Various kinds of information bombard us every second of every day. This is okay as long as our brain manages to make sense of all this information. It is possible that our brain cannot register all the information that is being thrown at it. What happens then? Luckily, some researchers have come up with a trick, an illusion (auditory and visual) which can trick the brain to somehow travel back in time to fill in the things it may have missed.
The phenomenon in question is called postdiction and it refers to where the stimulus can alter the way we think back to what we heard or seen in the past. Something similar is represented by the Invisible Rabbit illusions and the Illusory Rabbit. Noelle Stiles from Caltech (California Institute of Technology had this to say: “How does the brain determine reality with information from multiple senses that is at times noisy and conflicting? The brain uses assumptions about the environment to solve this problem. When these assumptions happen to be wrong, illusions can occur as the brain tries to make the best sense of a confusing situation. We can use these illusions to unveil the underlying inferences that the brain makes”.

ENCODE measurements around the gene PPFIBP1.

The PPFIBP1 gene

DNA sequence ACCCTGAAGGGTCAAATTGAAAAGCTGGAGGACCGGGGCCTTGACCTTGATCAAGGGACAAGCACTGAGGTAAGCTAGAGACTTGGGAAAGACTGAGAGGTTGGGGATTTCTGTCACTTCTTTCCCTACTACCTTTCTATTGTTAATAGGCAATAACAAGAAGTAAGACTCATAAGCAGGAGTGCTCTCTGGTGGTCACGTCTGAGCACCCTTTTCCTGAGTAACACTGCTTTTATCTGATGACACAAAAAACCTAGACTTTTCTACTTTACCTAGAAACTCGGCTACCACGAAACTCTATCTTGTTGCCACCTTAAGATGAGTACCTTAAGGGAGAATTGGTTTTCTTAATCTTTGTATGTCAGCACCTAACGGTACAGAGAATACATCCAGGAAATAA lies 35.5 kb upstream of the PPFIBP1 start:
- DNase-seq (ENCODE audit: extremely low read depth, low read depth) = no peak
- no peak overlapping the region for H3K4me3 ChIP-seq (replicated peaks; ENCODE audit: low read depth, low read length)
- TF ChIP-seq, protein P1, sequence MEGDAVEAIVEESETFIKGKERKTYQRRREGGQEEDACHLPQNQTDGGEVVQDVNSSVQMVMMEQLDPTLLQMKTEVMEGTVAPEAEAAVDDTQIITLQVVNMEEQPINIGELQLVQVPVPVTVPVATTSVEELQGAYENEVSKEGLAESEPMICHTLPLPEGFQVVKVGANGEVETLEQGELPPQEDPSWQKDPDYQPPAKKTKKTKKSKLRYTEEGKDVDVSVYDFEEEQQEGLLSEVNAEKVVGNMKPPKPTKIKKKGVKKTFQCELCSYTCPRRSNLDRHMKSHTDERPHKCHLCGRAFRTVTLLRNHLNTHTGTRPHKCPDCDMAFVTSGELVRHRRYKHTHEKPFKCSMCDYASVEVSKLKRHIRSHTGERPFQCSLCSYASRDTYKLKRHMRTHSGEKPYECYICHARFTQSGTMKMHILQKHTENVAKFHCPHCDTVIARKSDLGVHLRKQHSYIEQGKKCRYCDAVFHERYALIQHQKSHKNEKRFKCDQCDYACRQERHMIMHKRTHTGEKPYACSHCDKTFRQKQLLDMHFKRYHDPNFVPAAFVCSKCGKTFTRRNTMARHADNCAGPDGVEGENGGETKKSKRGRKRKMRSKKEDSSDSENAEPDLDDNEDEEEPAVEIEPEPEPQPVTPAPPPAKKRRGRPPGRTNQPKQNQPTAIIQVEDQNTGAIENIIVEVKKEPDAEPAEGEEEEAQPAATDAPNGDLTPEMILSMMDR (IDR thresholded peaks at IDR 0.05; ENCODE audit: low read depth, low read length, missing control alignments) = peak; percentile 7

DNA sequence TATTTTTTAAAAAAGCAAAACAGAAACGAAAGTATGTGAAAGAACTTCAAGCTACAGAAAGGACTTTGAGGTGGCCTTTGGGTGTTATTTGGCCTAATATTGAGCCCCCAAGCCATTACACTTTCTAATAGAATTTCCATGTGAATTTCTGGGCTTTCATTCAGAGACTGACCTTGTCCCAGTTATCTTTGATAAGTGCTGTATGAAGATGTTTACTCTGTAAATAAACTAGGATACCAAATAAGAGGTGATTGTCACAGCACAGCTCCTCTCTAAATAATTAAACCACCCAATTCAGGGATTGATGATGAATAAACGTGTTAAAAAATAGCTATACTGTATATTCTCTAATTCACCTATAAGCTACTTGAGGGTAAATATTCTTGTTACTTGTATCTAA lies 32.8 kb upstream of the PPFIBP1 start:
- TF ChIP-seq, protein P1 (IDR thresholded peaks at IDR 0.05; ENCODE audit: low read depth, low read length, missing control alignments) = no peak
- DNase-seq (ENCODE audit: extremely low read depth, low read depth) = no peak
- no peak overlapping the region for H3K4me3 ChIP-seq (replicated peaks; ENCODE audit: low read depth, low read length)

Shinsuke Shimojo is a senior researcher at Caltech and he said that “The significance of this study is twofold”. At first, postdiction is generalized as a key factor during the processing of perceiving either a single sense or multiple senses. The second significance is given by the fact that these illusions are rare cases where vision is affected by sound and not the other way around. This indicates that across space and time our neural processing is quite dynamic.